The tour included Mai Handicrafts, a Traidcraft supplier, and visiting some crocheting projects, in Central and Southern Vietnam. They saw workers packaging items and doing quality checks at Mai Handicrafts, as well as creating recycled paper products, although there was some doubt as to whether this project would be sustainable in the long-term.  All in all, there were some excellent social enterprises and fair trade businesses doing their best to keep traditional skills alive and work with some of the most vulnerable and marginalised members of their society.

Our next tour to Vietnam will be departing next November. Click here for more details or contact us in the office for more information and to check availability. You can call Hannah on 0191 2651110 or email us at info@skedaddle.com

Shop till you drop in Vietnam

Our tour in Vietnam is packed full of character and charm, so it’s great to see this tour featured  in a double page spread in The Guardian, thanks to journalist Liz Boulter. Didn’t manage to grab yourself a copy? Here’s a preview below…

Mai Chau paddy fields

It started with a tiny ceramic teapot and that led to a lacquered bamboo dish in a bright abstract pattern, then a hand-woven scarf. It was just the start of my tour of Vietnam, and I was already hooked.

I am not usually a shopaholic, but here not only did the prices appeal to my Yorkshire sensibilities – none of the above items cost more than £2 – but I could convince myself that this retail therapy was doing some good. There’s all sorts of tat on sale to tourists in Vietnam, much of it made in China. But I knew my spending would make a difference to local lives because I was on holiday with an organisation which makes that its mission.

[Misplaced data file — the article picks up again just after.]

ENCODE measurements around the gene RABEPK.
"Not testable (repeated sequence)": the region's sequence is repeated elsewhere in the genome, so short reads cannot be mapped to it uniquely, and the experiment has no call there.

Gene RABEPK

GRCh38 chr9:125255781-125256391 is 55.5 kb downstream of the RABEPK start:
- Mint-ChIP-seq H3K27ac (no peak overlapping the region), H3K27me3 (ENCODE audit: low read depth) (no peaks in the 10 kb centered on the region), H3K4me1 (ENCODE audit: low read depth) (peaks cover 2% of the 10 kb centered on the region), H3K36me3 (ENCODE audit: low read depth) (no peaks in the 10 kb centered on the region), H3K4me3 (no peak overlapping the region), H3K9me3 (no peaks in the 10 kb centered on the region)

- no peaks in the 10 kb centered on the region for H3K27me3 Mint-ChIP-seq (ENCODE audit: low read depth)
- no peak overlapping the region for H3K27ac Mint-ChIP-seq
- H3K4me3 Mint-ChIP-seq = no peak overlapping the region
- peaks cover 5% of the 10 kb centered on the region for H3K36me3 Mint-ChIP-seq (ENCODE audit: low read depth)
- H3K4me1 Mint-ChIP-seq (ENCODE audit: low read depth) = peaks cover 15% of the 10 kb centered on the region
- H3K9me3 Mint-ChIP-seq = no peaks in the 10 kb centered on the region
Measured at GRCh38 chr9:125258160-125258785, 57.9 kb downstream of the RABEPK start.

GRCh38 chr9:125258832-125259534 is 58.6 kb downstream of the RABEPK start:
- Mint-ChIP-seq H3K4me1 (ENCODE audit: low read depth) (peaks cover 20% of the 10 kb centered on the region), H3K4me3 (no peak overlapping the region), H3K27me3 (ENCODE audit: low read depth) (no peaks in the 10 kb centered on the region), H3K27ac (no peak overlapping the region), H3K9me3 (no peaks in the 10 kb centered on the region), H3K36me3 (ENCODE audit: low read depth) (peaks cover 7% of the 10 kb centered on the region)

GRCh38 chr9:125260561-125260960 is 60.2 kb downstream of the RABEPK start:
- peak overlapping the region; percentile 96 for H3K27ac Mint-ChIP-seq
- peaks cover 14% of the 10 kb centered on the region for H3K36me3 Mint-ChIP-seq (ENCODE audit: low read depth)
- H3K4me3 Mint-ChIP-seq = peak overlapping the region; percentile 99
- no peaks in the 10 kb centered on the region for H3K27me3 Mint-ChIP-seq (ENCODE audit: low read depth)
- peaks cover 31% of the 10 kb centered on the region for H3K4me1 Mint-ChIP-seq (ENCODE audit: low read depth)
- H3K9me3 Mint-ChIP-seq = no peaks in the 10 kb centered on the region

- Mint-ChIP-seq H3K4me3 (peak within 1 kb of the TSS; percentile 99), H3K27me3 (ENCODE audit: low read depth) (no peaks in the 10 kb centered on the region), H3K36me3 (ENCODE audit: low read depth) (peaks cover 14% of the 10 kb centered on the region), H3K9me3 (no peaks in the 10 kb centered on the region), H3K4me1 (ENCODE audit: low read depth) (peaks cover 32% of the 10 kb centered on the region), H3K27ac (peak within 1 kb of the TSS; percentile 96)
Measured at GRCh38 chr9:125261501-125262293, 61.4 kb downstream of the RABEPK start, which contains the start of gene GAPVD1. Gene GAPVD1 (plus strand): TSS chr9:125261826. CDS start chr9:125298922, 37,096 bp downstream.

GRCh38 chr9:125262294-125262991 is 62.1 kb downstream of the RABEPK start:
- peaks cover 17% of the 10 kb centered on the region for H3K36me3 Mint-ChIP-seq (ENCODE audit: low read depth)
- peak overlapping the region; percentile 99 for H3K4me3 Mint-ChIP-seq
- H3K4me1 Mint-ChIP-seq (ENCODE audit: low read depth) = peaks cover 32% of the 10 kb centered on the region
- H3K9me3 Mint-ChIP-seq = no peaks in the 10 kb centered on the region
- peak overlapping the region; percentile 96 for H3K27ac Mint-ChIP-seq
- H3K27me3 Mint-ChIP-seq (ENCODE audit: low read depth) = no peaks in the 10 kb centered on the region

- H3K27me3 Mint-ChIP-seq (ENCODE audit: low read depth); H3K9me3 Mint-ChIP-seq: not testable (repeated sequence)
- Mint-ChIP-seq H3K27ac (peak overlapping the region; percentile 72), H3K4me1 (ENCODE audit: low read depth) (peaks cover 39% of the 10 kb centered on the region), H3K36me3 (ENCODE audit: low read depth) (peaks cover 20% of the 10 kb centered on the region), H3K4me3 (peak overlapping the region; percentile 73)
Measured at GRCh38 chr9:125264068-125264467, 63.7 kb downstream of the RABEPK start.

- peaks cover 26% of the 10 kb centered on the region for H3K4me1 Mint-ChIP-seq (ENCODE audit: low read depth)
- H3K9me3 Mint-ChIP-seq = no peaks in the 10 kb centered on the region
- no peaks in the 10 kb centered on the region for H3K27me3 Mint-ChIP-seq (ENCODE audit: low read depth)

Traidcraft, the people behind the British catalogues and gift shops, has teamed up with cycling-holiday operator Saddle Skedaddle (one of its founders used to work for Traidcraft) to offer trips to the developing countries the charity sources its wares from. The idea of Traidcraft’s “Meet the People” holidays (there’s no cycling on this particular trip) was to give people who were already part of the fair-trade movement – volunteering in shops, running stalls – the chance to see where products originated.

Even for those who’ve never been near a fairly traded fruit bowl, the tours offer a unique perspective, on people and cultures as well as sightseeing. (They also run trips in other Asian countries, and in Africa and Latin America.) Plus you get to shop till you drop, and feel good about it.

My teapot and dish came from a showroom in Hanoi run by Craft Link, a non-profit organisation that works with 60 artisan groups in northern Vietnam. Over tea and little cakes upstairs, we heard from manager Ms Tran and younger Ms Thuy all about its work finding markets for handicrafts as a way of keeping traditions alive and alleviating poverty. It’s not charity: they help groups for a couple of years, with training and financial support. And they always work with women.

Then we were let loose in the shop: our group of 15 Brits snapped up silk purses and scarves, bags, ceramics and jewellery. There was still more than two weeks of the tour left, but hey, a gorgeous little brooch won’t take up much room…

Want to find out more? Click here to read Liz’s article in full.